KARACHI: Water shortage in Karachi has started deepening as warm weather arrives in the megacity of Pakistan. Citizens in many areas have been compelled to drink contaminated water. These areas include Lyari, Baldia, Orangi, Keamari, Shershah and parts of Gulistan-e-Johar. Despite several protests across the city and raising of voice in Sindh Assembly in almost every session, there is no respite.
According to a report, 40 per cent water in Karachi is being wasted due to leakages, whereas District West faces acute water as the water level in Hub Dam is low. The city is getting low water supply to the pumping stations due to non-desilting of water channel from Keenjhar Lake, which is a bulk water supply source for the city.
Despite having the potential and capacity of our industry for designing and fabricating wastewater/sewage treatment plants locally, only a meagre portion of industrial wastewater is being treated and reused. There is a need to recycle water beside using sea water for washing purposes.
A water tanker of 1000 gallons is in Baldia and Orangi towns is sold for Rs2500, which is slightly brackish. The citizens in many areas are running from pillar to post to get drinking water. Citizens in many areas are purchasing can and bottled water that raises their expenditures. Well to do people are able to purchase this water, while poor are unable to buy it due to low income. A 19-litre water bottle costs Rs 40 while a 13-litre bottle costs Rs 25.
Karachi faces an acute water shortage as the K-IV water project could still not be completed despite the passage of a long time. Karachi has 14.91 million population that shows an increase of 59.8 per cent in 19 years. Fact is that Sindh government should also start another water project having a capacity of K-IV project besides completing all water projects timely so that citizens could take a sigh of relief. However, Sindh Chief Minister is of the view that the federal government should raise water share for Karachi from Indus River as Karachi houses a population of four provinces.
Karachi Water and Sewerage Board (KWSB) said in a report that the total demand for the city of 22 million people is 1188 MGD. The bulk water sources for Karachi are Indus River with 550 MGD capacity and Hub Dam with 100 MGD capacity. The average water supply from Indus River has come down to 450 MGD, whereas Hub Dam supply has dropped to 30-50 MGD recently. Thus, the city faces 638 MDG water shortage. The government needs to provide drinking water immediately to save citizens from torments of salty water, water-borne diseases and extra water expenditures in this price hike era.
There is a need to ensure proper water distribution system in the metropolis by installing new pipelines and removing old ones, besides taking actions against water pilferage.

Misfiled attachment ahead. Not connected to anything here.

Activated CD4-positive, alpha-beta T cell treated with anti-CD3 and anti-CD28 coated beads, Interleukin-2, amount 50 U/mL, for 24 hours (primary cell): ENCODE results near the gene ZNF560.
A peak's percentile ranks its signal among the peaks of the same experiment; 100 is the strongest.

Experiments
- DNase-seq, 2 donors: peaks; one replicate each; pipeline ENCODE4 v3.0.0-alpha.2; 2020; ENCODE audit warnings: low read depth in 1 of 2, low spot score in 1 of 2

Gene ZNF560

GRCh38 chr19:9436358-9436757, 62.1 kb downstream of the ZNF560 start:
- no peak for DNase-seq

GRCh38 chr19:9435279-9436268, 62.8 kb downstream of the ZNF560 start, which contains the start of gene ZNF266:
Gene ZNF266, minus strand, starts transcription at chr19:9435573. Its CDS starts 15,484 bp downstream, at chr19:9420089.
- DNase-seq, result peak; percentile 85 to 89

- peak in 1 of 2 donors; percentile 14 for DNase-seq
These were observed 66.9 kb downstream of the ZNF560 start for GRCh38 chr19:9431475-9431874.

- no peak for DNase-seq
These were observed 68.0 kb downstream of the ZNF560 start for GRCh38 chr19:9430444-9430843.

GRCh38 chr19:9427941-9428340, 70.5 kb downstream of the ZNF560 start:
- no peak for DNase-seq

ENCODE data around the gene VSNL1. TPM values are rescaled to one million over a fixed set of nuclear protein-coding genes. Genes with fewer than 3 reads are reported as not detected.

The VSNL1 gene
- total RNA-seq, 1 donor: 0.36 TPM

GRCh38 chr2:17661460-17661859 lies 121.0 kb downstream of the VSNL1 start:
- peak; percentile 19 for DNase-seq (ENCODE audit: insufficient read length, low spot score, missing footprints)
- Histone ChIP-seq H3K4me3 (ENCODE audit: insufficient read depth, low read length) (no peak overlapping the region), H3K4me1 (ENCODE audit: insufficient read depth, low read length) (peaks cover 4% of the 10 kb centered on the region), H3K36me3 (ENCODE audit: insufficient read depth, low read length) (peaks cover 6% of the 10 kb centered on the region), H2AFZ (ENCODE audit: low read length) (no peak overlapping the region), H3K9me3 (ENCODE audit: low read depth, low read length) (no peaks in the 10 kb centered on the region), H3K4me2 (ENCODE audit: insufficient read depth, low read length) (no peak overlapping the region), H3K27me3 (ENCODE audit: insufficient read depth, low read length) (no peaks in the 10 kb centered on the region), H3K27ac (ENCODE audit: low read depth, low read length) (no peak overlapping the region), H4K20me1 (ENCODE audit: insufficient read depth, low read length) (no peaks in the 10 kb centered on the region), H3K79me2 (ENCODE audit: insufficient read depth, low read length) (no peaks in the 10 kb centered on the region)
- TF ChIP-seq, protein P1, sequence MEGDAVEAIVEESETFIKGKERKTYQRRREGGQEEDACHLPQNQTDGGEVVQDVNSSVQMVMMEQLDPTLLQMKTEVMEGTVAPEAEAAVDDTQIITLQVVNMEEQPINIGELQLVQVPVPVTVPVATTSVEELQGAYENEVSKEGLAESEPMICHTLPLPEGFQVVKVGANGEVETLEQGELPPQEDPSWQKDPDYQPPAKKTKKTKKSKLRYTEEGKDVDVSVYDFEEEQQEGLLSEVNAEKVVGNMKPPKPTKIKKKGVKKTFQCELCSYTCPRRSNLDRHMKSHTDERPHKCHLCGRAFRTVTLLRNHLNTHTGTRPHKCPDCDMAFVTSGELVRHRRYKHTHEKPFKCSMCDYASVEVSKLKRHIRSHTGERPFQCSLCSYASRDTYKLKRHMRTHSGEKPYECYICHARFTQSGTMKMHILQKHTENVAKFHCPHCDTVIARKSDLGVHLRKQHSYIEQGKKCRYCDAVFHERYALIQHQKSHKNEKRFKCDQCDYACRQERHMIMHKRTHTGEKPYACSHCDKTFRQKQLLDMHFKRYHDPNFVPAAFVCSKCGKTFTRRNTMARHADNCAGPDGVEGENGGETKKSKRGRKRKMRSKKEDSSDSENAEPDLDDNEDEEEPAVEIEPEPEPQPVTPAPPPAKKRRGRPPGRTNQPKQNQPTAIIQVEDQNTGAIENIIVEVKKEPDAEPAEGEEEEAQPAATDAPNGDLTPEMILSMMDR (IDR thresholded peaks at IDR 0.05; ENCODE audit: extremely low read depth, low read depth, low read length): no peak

There is a need to raise special water share for the city from Indus River because of the fact that people from four provinces of Pakistan are living here for various purposes including business and labour work.
The climate change is causing a water shortage in the country and the worst hit in Karachi. Karachi’s both urban and rural areas are worst hit by climate change. There is also a drop in rains in Karachi and its outer areas, as a result, the water level in Hub Dam has gone down. It all is because of climate change. Pakistan is assessed to be one of the vulnerable countries to climate change. This vulnerability is mainly due to its geographic location, demographic and diverse climatic conditions. Building resilience and adaptation to climate change is becoming indispensable for Pakistan. Fortunately, environmentally sound technologies are gaining a high priority in sustainable development policy dialogue and implementing frameworks.
Technology Needs Assessment (TNA) is one of the important steps towards identifying and assessing climate change adaptation challenges for Pakistan in order to align its adaptation needs and opportunities with goals and objectives of its sustainable development. Furthermore, to mitigate the impact of climate change, the government has taken different initiatives, one of them is Green Pakistan. Under this programme, 100 million trees would be planted around the country in five years.
Climate change is a geographic problem and reducing the risks caused by climate change is an immense challenge. Pakistan is consistently ranked by multiple climate change vulnerability indices as being one of the most vulnerable to the impacts of climate change due to drought, floods, heat waves, and glacial lake outburst floods in the past few decades.
The government is cognizant of this issue and is taking strategic adaptation measures at the policy management and operational level to minimize the global warming effects. Further efforts to overcome the challenges of climate change are made through enacting legislation, setting standards and developing and implementing policies for a secure and lively environment. The existing and proposed measures being taken by the government would help to address the climate change issues effectively.